That's a little habit of mine.  I tell every coach at the plate meeting that if they want to talk to me ore my partner they should ask for time before they come onto the field.  I make them do it even if there is a dead ball or time is out because I find it stops a lot of coaches from charging out of the dugout in a white heat.  It almost forces them to slow down and take a breath.  Technically it's not necessary, but I make them do it so their approach to me and my partner is kind of regulated.  Plus I can assert a bit of control at the beginning of the conversation by saying something like,  "Coach, did you call time out?  Remember I asked you guys at the plate meeting to call time out before you come talk to us?"  Almost every time I'll see them pause, take a breath and then say, "Time please, Blue" and the whole situation de-escalates a bit.

It's a small tone setter.  I always make it clear I'll listen to anything so long as its in a civil tone and face to face.  I've let coaches call time, walk up to me and, in a civil tone, swear at me for missing a call and I'll let it run because they stayed calm and followed the procedure.  They feel better because they got their say and I don't have to raise my voice or write up ejection paperwork after the game.  I don't like to eject people and will go out of my way not to and this was a trick a wise old umpire taught me.  One of the things I'm proudest of with the above examples is no one got ejected as a result.

Your milage may vary, but it works for me.

One less thing that should be said at a plate meeting. 

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My question is how many of these coaches remain convinced they were right and sat around at the end of the season saying 'you won't believe the things umpires got wrong this year, here are some of the worst...'

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19 hours ago, UmpDC said:

The coach, from the dugout screams at me, "Your timing sucks!  You need to let the play develop before you make a call!" 

In a varsity game, If this is screamed at me, the coach is going to the parking lot. Actually, in any game, that's a dump. You should not in any circumstance let that go. Period.

All you scenarios, while amusing, contain too much banter with the coaches. You're not going to convince them you're right. Keep your comments to a minimum, and use rulebook terminology when talking with coaches. The scenarios above are either an ejection, or dangerously close to one. And you exacerbated the situations by engaging the coaches with unnecessary explanations or conversations.

There's no glory in keeping coaches "in the game" by not ejecting when you should have. It's kicking the can down the road and making it problematic for other umpires. These behaviors by the coaches, and umpires not properly addressing them, are one of the main reasons for the baseball officials shortage.

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Ok I see what you mean,

 

Admittedly, down at my level I do at plate meetings stress as the last thing of a plate meeting "sportsmanship is key in LL and also please call time and wait for it to be given before leaving the dugout to come chat with me"  Next line is "Any questions or comments?"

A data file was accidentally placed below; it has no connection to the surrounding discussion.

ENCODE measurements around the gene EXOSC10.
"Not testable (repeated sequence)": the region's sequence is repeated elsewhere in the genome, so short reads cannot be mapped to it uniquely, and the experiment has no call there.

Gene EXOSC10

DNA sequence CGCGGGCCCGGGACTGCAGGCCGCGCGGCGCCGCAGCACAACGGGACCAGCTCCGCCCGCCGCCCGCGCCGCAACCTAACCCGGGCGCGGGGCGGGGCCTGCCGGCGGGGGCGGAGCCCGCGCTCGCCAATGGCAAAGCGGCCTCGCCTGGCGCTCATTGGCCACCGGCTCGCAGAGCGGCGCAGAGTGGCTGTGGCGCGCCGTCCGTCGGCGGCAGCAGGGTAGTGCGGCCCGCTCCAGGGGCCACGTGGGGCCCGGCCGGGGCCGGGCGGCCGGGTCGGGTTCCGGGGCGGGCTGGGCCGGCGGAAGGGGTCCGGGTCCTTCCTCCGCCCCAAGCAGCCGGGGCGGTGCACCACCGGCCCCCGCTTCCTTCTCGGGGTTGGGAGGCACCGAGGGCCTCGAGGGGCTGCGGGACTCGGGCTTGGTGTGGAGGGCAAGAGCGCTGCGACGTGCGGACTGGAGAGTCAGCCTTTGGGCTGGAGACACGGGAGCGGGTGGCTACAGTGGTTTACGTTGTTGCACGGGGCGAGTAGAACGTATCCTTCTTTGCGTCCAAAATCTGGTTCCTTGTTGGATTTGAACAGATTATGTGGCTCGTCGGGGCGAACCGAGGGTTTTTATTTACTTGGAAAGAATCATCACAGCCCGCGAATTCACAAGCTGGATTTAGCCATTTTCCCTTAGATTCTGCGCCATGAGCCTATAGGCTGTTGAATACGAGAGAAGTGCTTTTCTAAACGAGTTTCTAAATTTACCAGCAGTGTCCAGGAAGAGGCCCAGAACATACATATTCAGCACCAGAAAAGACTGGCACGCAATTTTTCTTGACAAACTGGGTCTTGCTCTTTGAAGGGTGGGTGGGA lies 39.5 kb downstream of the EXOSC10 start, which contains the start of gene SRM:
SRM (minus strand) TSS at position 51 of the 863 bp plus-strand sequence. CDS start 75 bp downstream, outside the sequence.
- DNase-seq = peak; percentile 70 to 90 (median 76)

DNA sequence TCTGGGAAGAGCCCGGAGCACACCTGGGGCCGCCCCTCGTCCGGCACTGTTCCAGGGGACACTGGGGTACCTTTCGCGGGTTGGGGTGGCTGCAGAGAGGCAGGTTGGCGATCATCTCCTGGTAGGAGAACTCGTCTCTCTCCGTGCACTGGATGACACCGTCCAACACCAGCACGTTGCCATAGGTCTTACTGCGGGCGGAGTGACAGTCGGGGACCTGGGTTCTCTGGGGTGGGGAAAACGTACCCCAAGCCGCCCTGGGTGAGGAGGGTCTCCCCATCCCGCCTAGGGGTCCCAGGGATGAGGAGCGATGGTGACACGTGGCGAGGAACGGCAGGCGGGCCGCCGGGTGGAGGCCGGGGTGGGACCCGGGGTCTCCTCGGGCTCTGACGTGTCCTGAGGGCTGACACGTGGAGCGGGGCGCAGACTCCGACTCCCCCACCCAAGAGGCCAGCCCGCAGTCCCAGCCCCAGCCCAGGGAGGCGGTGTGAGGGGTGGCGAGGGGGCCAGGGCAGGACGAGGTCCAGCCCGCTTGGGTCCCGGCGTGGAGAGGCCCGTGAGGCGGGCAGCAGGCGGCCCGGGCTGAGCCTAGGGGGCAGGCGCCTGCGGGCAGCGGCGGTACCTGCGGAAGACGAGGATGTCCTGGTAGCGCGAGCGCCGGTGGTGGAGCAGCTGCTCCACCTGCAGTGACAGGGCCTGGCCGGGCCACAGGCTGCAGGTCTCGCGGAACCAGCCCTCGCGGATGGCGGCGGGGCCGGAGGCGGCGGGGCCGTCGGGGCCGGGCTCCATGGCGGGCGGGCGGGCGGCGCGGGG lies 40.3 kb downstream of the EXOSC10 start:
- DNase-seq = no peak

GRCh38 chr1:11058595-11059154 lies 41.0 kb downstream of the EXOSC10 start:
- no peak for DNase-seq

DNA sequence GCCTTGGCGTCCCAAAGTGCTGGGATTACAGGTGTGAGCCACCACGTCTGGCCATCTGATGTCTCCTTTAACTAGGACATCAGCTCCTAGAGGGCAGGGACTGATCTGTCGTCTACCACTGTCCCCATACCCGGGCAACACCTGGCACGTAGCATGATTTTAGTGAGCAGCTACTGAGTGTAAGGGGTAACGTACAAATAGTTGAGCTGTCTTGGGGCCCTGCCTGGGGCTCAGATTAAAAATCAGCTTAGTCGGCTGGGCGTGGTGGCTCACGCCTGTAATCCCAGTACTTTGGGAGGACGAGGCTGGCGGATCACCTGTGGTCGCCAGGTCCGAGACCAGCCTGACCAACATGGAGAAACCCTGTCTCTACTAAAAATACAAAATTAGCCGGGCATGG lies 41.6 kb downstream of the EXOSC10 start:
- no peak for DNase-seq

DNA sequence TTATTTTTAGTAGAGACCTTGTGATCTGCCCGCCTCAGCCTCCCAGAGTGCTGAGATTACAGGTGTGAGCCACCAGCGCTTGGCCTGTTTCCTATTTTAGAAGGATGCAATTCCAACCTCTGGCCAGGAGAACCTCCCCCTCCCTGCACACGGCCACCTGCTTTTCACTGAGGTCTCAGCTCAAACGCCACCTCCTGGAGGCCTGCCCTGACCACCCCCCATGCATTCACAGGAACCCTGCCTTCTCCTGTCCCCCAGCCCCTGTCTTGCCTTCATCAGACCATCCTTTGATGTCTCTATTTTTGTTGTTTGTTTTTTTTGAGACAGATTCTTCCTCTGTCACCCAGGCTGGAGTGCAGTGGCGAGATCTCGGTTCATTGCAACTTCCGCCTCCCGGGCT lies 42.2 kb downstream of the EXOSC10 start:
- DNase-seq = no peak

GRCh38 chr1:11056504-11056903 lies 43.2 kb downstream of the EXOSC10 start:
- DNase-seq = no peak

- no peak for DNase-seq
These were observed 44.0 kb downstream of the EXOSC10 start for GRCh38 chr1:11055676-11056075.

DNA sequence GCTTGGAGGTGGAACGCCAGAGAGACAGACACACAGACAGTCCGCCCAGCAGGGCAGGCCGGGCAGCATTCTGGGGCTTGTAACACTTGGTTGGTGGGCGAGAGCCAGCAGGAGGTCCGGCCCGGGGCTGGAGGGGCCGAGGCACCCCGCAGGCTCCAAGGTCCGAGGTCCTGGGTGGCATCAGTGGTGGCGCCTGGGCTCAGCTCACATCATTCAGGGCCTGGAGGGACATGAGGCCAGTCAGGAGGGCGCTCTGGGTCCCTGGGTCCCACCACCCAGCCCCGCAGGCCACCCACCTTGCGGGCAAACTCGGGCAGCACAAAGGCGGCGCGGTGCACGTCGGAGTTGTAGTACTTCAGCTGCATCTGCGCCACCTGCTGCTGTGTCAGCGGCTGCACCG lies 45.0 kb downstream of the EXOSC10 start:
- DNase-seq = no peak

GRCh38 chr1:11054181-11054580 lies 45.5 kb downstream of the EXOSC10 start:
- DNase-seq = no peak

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1 hour ago, ArchAngel72 said:

Ok I see what you mean,

 

Admittedly, down at my level I do at plate meetings stress as the last thing of a plate meeting "sportsmanship is key in LL and also please call time and wait for it to be given before leaving the dugout to come chat with me"  Next line is "Any questions or comments?"

 

Yeah, I set the 'how to approach me' bit in my sportsmanship talk. I say something like (at one point, I was word-for-word after making this speech 15 times a weekend :D):

"Finally, Sportsmanship is a Point of Emphasis this year, AND every year.  Please remember that all of us are adults here and are expected to be role models to the players and fans.  So please ensure that you treat each-other, the players, and us/me (depending if I'm solo) with respect throughout and after the game.  As a part of that, my partner and I are completely open to any respectful discussions you might have during the game. 

To do so, wait for the end of action, ask us for time, and we'll let you come out and chat.  We're open to discussions about what we saw, what rules we're applying, and the rules as we understand them, but of course, we're unable to discuss or argue judgement calls themselves.  Questions?  Ok, good luck guys, and lets have a great game!"

I do this all the way up through HS-level ball (have only done 16U tournaments), and a different, but similar pointed one at adult leagues.  I find it sets the tone really nicely, and gets us off to a friendly start.  Additionally, by making it a 'rehearsed' speech, I find no one gets offended by it, and spends the whole time nodding their head along.

IN game, the few times I've had where the coach wanted to come out, I hold up my hand and say "not yet, not yet" (if play hasn't stopped), and "not on a live ball" (if they haven't called time out).  I find both of those work, even if the person is really grumpy about a call/situation/etc.

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3 hours ago, JonnyCat said: